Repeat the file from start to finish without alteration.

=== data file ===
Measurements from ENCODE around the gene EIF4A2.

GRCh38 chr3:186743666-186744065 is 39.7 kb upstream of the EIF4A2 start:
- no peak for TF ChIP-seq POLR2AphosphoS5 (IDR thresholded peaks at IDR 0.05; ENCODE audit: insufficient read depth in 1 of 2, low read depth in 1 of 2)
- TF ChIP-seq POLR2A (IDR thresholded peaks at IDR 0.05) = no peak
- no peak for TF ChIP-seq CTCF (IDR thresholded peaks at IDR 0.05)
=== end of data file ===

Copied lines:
Measurements from ENCODE around the gene EIF4A2.

GRCh38 chr3:186743666-186744065 is 39.7 kb upstream of the EIF4A2 start:
- no peak for TF ChIP-seq POLR2AphosphoS5 (IDR thresholded peaks at IDR 0.05; ENCODE audit: insufficient read depth in 1 of 2, low read depth in 1 of 2)
- TF ChIP-seq POLR2A (IDR thresholded peaks at IDR 0.05) = no peak
- no peak for TF ChIP-seq CTCF (IDR thresholded peaks at IDR 0.05)